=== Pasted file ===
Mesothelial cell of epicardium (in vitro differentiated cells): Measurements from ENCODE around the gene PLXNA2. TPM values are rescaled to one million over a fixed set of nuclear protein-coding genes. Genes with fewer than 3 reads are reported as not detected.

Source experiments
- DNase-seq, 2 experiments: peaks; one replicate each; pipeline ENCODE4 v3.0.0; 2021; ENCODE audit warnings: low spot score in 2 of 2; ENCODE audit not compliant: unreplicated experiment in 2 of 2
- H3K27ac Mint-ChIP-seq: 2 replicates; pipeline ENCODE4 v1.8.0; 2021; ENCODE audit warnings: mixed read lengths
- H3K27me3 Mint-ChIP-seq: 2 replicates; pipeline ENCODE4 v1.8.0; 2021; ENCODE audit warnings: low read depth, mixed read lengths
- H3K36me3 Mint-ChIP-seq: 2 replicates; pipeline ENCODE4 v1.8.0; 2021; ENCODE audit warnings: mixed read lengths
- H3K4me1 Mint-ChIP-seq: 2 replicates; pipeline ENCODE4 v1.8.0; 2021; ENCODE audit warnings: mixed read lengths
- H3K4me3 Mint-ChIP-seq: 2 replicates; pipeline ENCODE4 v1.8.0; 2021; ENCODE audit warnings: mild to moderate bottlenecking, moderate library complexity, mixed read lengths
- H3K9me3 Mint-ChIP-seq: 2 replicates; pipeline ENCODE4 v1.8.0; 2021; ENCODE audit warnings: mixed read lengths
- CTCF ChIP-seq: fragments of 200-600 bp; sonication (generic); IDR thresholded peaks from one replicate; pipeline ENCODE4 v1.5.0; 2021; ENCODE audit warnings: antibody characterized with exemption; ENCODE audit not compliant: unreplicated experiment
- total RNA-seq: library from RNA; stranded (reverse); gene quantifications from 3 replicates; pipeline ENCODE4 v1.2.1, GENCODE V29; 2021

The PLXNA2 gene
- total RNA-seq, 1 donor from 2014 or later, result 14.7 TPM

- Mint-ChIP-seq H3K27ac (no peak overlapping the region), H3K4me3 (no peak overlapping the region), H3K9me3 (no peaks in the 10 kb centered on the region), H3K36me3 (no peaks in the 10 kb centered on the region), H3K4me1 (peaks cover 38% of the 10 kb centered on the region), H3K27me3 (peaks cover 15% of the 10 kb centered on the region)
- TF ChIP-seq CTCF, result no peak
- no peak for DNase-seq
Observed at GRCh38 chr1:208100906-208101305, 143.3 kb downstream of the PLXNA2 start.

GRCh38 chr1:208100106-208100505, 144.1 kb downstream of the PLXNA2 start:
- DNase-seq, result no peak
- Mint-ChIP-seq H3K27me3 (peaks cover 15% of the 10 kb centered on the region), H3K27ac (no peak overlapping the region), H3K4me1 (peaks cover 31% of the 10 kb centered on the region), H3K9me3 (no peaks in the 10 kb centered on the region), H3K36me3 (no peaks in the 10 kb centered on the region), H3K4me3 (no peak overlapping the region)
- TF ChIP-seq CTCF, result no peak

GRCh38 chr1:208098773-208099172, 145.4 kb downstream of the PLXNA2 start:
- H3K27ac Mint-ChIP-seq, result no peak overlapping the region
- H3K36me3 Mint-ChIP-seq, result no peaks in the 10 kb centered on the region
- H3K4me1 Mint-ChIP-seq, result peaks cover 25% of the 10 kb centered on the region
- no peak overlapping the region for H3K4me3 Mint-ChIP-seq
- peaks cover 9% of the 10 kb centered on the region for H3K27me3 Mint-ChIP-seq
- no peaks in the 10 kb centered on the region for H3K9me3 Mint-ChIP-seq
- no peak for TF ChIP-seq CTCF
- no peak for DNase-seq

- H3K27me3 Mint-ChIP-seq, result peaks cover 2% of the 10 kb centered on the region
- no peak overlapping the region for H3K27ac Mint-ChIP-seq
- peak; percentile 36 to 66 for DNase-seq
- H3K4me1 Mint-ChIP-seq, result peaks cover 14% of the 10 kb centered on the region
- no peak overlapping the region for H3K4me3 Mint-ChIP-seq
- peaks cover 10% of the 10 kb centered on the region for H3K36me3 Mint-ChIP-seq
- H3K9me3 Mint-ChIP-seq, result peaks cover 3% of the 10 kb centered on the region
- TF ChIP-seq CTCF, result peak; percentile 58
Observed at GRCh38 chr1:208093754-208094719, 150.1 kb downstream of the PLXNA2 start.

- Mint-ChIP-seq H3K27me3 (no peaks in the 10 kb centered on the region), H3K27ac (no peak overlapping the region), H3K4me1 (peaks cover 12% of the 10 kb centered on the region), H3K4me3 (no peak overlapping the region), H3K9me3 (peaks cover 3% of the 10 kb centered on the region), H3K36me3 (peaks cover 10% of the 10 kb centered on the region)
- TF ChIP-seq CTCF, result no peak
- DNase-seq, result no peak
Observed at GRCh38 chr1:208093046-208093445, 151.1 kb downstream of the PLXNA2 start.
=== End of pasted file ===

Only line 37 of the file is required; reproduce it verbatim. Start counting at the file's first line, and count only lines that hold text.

- H3K9me3 Mint-ChIP-seq, result peaks cover 3% of the 10 kb centered on the region